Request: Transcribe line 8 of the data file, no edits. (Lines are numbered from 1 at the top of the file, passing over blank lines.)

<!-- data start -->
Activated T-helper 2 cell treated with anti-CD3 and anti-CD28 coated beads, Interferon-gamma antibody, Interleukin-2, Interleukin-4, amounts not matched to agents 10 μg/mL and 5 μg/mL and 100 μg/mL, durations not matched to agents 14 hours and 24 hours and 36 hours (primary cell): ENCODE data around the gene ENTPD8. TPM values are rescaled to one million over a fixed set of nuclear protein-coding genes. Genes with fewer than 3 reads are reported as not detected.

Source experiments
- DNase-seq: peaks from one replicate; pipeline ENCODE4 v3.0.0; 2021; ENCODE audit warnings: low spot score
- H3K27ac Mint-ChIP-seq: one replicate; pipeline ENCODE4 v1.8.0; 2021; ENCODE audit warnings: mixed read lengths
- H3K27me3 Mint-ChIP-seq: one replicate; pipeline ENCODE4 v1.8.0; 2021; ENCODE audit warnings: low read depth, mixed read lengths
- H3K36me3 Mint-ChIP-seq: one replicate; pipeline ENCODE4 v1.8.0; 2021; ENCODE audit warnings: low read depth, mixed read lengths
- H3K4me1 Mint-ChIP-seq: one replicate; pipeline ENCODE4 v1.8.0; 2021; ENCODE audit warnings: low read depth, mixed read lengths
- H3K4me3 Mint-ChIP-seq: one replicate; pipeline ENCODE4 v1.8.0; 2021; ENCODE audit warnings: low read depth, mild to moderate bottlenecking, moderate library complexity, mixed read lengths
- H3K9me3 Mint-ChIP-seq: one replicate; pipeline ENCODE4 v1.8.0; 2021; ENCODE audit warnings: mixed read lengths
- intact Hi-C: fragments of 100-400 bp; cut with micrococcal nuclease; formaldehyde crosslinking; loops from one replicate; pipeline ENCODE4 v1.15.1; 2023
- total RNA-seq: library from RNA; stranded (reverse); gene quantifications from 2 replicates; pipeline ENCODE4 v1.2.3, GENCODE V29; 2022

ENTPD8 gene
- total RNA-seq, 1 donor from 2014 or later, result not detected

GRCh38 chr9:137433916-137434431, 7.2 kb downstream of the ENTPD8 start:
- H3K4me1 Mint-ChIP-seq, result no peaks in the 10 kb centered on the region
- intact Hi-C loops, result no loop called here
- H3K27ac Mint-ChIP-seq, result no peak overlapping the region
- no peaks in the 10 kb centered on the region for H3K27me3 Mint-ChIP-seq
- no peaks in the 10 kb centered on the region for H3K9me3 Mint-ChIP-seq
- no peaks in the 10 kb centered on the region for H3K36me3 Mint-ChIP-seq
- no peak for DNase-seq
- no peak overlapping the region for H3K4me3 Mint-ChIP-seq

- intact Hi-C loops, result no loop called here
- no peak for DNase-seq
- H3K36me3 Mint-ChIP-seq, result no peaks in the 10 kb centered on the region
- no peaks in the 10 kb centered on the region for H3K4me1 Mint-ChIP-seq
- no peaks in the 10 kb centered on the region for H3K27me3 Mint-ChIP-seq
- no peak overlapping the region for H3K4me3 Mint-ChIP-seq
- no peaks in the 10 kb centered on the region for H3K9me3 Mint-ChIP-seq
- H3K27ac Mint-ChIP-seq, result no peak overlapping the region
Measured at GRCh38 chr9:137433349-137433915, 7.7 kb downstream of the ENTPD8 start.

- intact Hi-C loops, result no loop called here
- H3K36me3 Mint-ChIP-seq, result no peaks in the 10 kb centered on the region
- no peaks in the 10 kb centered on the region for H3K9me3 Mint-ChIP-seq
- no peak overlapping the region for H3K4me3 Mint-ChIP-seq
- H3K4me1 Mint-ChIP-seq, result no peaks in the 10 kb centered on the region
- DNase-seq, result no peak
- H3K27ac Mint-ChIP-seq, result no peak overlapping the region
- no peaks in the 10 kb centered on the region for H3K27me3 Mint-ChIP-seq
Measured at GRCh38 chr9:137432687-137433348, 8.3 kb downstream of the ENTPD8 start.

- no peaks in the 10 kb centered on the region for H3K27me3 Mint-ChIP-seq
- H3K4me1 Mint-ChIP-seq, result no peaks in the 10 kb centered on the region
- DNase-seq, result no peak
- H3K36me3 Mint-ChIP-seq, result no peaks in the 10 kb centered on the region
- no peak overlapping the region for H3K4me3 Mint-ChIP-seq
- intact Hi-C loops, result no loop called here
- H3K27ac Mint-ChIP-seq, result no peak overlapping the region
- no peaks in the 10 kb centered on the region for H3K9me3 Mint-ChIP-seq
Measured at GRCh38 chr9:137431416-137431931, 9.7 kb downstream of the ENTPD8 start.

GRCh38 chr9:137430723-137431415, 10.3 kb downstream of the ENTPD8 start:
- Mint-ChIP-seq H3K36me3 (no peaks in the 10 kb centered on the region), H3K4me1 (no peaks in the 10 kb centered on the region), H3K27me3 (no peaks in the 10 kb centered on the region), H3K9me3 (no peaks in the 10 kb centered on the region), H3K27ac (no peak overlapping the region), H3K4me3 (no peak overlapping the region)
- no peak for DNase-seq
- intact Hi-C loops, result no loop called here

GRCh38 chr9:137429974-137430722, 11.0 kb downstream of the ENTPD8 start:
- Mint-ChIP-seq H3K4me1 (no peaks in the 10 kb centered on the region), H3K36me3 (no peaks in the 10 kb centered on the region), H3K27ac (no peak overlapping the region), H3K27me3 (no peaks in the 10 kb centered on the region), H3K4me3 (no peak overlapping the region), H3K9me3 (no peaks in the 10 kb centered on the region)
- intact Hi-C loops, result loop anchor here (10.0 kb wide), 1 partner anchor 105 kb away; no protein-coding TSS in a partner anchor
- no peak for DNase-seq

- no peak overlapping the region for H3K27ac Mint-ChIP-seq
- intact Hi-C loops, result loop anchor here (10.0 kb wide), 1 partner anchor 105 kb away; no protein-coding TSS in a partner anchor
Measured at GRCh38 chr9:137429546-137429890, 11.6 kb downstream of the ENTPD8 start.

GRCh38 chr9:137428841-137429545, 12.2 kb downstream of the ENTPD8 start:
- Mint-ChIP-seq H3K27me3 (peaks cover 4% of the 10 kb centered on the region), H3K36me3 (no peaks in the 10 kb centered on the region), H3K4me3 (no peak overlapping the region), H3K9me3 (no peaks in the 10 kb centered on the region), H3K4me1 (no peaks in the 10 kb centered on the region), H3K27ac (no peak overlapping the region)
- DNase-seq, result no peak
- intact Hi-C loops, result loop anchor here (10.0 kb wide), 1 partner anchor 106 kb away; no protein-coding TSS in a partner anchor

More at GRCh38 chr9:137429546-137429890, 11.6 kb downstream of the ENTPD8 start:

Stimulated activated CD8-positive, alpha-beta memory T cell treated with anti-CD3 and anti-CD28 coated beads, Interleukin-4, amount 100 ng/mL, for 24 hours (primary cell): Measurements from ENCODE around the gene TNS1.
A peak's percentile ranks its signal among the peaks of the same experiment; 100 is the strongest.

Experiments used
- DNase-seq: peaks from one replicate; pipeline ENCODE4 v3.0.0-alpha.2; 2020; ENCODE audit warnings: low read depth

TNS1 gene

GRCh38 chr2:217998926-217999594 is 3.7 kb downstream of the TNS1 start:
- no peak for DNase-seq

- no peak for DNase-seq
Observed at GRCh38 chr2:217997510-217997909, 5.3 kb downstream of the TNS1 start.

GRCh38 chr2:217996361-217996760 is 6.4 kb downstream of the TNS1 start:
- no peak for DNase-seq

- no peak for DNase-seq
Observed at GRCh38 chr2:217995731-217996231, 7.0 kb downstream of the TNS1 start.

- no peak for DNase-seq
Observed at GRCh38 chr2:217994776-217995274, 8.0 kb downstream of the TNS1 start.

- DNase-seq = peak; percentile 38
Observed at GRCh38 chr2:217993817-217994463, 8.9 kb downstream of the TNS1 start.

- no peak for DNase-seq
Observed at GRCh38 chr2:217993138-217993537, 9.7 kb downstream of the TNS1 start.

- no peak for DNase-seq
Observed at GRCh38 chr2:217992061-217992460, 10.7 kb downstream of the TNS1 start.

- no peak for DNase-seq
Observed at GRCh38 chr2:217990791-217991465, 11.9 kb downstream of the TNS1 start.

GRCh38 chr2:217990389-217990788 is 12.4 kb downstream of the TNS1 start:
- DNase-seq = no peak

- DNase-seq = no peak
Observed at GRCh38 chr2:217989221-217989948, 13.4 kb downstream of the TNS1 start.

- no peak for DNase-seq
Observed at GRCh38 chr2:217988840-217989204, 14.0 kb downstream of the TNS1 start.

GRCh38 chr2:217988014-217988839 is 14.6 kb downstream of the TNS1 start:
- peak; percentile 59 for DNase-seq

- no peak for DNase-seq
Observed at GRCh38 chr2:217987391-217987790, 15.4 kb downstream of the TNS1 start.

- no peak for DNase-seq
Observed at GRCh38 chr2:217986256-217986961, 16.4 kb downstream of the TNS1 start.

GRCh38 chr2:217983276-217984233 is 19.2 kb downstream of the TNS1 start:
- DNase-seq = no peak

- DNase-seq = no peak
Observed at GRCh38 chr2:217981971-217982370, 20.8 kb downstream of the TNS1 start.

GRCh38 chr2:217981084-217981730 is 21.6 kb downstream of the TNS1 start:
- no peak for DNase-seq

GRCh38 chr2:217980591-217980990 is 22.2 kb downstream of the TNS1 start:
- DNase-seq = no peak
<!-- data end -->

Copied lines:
- H3K4me3 Mint-ChIP-seq: one replicate; pipeline ENCODE4 v1.8.0; 2021; ENCODE audit warnings: low read depth, mild to moderate bottlenecking, moderate library complexity, mixed read lengths